Obama's NASA Plan Forgets the Moon

President Obama's 2011 budget dramatically changes the course of U.S. manned spaceflight plans, dropping efforts to return to the moon by 2020 and instead focusing on extending the life of the International Space Station. The reversal in policy comes after a blue-ribbon panel said the proposed return to the moon was chronically underfunded, with unrealistic goals.

The Obama administration has axed NASA plans to return to the moon by 2020. The president's 2011 budget, to be released Feb. 1, includes no funding for the Constellation program, the controversial Bush-era plan to establish a lunar outpost for future space exploration.
Instead, the administration proposes to keep NASA focused on extending the life of the International Space Station through 2020. The plan also keeps in place the mothballing of the aging space shuttle fleet at the end of 2010. For the immediate future, NASA will outsource the future ferrying of astronauts to the ISS to the Russians.
The 2011 budget also calls for funding to help private companies build spacecraft to aid in transportation to the ISS. NASA Administrator Charles Bolden plans a series of news conferences the week of Feb. 1 to explain the new direction of the space agency.
The long-awaited decision by the White House on the future of U.S. manned spaceflight comes after Obama announced on May 5 an outside review of NASA's program to return to the moon, which former President Bush ordered in the aftermath of the 2003 space shuttle Columbia accident.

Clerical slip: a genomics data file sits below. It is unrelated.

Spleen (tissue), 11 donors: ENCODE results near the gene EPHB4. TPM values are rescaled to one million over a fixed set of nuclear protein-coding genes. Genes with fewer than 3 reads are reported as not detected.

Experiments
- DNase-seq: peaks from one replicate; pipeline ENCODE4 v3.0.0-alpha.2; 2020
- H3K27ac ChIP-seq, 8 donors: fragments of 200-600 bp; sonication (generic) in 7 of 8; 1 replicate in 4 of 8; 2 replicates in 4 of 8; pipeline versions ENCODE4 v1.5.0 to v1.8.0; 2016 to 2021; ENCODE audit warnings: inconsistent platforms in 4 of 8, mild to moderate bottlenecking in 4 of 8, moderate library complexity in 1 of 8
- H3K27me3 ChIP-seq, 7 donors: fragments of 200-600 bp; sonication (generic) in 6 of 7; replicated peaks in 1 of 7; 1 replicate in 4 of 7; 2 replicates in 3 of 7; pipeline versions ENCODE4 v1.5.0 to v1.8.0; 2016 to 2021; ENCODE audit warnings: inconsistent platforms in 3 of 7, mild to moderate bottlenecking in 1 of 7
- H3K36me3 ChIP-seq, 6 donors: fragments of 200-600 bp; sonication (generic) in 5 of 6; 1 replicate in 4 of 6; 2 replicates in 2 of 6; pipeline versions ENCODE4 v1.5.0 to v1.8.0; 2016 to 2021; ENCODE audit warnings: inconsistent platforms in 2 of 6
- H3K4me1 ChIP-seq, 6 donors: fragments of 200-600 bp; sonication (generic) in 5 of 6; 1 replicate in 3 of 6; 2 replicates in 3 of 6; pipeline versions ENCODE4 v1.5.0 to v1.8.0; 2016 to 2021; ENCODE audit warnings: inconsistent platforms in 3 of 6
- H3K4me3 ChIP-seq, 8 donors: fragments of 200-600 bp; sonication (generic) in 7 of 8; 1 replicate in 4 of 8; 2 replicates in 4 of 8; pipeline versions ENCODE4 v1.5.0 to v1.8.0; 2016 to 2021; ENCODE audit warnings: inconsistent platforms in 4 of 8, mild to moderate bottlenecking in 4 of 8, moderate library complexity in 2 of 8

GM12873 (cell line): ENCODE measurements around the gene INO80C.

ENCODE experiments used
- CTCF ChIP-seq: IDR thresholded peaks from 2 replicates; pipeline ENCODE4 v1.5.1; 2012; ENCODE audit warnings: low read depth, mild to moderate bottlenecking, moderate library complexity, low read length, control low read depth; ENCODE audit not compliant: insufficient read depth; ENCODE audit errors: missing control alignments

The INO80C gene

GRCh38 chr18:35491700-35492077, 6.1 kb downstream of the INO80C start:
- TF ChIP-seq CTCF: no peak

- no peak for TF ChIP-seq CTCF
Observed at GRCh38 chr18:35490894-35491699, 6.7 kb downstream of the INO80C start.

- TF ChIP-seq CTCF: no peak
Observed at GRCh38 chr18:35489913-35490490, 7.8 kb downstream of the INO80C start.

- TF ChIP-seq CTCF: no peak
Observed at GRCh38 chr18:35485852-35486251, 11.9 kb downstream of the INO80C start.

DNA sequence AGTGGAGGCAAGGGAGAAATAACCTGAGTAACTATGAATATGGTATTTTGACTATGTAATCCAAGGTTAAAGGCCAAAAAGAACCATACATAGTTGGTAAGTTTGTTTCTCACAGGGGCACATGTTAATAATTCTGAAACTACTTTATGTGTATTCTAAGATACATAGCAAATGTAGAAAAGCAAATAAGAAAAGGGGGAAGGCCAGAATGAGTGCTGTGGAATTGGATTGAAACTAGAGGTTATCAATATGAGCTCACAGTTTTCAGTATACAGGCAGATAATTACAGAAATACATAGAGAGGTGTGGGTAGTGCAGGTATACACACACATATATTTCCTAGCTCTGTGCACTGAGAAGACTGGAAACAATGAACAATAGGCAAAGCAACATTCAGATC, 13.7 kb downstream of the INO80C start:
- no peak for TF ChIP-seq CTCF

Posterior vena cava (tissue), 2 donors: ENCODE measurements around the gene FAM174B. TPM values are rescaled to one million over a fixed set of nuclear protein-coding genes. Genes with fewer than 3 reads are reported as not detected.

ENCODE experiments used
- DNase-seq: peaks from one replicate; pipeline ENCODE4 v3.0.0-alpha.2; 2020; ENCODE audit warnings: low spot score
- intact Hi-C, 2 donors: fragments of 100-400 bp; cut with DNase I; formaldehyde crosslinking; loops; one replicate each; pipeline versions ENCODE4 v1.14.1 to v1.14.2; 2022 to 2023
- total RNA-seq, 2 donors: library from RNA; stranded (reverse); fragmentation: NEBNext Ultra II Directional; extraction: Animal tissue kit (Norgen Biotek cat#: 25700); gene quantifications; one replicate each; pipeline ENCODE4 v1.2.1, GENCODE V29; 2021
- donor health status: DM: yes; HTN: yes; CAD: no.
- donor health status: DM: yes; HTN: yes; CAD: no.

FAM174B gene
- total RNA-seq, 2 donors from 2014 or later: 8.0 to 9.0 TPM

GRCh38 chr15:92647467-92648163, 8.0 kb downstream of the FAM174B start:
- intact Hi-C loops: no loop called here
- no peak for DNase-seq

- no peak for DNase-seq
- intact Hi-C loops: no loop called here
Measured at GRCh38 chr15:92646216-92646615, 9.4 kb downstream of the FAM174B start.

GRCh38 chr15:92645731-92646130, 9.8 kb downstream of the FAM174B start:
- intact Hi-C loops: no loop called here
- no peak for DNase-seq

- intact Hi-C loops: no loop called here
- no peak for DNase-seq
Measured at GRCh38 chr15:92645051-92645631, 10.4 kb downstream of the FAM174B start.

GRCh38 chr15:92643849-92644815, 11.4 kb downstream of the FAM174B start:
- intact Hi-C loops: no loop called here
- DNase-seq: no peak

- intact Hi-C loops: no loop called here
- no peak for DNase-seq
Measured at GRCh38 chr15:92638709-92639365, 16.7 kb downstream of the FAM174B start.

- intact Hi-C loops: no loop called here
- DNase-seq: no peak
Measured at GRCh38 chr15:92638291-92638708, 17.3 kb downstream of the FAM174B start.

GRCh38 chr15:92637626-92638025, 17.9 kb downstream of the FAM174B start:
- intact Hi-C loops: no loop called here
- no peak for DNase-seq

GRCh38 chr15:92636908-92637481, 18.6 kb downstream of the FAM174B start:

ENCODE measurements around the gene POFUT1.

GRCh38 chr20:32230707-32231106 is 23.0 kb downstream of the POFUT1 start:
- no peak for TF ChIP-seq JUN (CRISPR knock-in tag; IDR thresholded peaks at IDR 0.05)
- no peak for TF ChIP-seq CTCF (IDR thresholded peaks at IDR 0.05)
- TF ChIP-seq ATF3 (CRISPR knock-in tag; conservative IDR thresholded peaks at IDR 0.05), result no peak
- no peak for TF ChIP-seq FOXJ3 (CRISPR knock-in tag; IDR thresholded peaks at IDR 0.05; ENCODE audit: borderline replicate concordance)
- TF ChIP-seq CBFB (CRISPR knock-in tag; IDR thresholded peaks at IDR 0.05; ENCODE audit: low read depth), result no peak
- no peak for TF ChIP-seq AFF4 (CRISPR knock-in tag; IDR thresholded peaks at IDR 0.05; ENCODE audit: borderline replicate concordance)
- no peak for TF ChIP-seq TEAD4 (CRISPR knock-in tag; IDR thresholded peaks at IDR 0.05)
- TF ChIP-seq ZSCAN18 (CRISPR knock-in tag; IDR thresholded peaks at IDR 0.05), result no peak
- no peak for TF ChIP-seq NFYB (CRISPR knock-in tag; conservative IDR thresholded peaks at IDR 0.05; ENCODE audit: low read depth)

The blue-ribbon panel of experts, led by former Lockheed Martin CEO Norman Augustine, conducted its review over the summer and concluded that the U.S. manned space program is chronically underfunded, with unrealistic goals. NASA has already spent almost $7 billion on the plan to return to the moon and continues to spend approximately $300 million on the program.
"The U.S. human spaceflight program appears to be on an unsustainable trajectory. It is perpetuating the perilous practice of pursuing goals that do match allocated resources," the panel said. "Space operations are among the most complex and unforgiving pursuits ever undertaken by humans. Space operations become all the more difficult when means do not match aspirations. Such is the case today."
Under Obama's budget, NASA will receive an additional $5.9 billion over the next five years. In the interim, NASA is expected to develop new plans for manned space flight.
Sen. Bill Nelson (D-Fla.), a former astronaut, said he was disappointed by what he was hearing.

"Based on initial reports about the administration's plan for NASA, they are replacing lost shuttle jobs in Florida too slowly, risking U.S. leadership in space to China and Russia, and relying too heavily on unproven commercial companies," Nelson said in a statement. "If the $6 billion in extra funding is for a commercial rocket, then the bigger rocket for human exploration will be delayed well into the next decade. That is unacceptable. We need a plan that provides America with uninterrupted access to space while also funding exploration to expand the boundaries of our knowledge."